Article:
Stan Allison Washington State Department of Transportation Aviation Operations gave a presentation with general background information on the Federal Aviation Administration (FAA) and Grove Field. He included an overview of the State of Washington Aviation Operation 's policy that refers all airport funding requests to first be sent to the FAA to receive funding before state aviation funds can be released. In order for Grove Field to receive funding from the FAA or the state, it must complete an Airport Layout Plan. Rainse Anderson of W & H Pacific Consultants gave a presentation on the existing conditions and future plans for Grove Field. A copy of the PowerPoint presentation accompanying his presentation is attached.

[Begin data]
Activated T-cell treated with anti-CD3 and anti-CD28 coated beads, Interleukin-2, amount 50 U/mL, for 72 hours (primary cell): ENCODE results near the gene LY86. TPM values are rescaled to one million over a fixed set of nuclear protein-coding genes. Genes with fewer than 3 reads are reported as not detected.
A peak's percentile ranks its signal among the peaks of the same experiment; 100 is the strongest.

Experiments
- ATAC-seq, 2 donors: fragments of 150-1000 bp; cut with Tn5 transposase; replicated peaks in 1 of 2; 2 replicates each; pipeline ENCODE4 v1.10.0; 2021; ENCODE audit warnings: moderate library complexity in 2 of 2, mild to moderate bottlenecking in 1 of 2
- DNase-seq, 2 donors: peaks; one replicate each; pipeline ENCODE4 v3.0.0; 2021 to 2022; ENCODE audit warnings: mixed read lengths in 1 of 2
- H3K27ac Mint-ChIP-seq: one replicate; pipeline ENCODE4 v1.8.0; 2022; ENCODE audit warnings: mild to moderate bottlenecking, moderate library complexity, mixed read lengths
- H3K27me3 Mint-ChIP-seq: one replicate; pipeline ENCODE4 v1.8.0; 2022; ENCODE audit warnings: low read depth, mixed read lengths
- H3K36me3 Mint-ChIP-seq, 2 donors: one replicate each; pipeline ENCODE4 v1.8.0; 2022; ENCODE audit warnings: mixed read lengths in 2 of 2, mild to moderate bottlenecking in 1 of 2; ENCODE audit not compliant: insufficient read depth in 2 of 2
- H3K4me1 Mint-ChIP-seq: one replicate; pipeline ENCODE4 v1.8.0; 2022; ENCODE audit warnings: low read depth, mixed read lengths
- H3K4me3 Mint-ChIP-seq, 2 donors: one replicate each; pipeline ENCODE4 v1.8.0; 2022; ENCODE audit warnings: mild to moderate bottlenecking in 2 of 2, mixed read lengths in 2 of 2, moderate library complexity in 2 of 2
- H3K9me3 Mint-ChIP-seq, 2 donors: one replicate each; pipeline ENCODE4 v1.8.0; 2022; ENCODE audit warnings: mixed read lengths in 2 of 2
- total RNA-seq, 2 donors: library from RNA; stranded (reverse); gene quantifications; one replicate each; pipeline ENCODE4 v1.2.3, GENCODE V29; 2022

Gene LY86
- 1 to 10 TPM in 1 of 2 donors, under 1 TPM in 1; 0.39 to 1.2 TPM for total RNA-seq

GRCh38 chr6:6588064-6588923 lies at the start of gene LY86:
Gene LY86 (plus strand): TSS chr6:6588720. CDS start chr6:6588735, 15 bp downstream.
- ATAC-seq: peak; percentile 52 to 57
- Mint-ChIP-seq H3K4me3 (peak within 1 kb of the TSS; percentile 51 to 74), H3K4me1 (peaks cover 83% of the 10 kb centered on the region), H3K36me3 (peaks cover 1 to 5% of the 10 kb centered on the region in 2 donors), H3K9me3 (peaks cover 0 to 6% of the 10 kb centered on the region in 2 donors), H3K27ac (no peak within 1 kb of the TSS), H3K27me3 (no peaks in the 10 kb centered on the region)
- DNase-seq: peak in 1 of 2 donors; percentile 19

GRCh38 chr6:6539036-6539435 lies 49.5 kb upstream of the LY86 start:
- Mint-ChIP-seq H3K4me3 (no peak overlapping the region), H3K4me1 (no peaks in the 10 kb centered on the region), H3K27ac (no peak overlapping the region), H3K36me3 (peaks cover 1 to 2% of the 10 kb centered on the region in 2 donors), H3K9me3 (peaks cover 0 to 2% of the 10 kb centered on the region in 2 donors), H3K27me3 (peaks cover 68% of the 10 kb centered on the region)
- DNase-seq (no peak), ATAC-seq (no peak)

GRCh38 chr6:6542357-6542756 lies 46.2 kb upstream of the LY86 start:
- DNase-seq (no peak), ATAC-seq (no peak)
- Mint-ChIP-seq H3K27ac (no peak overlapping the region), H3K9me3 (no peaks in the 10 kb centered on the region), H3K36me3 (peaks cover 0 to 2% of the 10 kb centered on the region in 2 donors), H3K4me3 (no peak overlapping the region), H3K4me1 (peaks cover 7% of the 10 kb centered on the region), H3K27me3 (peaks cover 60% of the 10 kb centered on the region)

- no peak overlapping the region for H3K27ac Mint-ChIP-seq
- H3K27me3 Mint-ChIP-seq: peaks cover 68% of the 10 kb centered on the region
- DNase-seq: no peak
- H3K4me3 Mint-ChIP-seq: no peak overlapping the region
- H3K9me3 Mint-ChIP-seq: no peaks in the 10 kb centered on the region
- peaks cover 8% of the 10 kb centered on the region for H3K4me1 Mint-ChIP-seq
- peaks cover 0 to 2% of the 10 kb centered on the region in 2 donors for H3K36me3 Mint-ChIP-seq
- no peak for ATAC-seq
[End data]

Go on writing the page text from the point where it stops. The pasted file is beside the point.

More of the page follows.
Changes in Aircraft Types:

Several citizens asked whether the airport would be accommodating new types of aircraft. The proposed improvements to Grove Field will not change the type of aircraft that currently use the airport. A1 and B1 planes currently fly in and out of Grove Field. The only difference between these two categories is the approach speed, as the wingspan and weight ranges are the same. A1 aircraft have an approach speed of less than 91 knots and B1 aircraft have an approach speed of less than 121 knots. The Design Category, i.e. pavement widths/strengths and separation standards, are the same for the A1 and B1 aircraft. By relocating the Runway 25 threshold and extending the runway 350 feet the airport will be safer for the A1 and B1 aircraft. These improvements meet the FAA standards for proper Runway Safety Areas and Object Free Areas off of each runway end.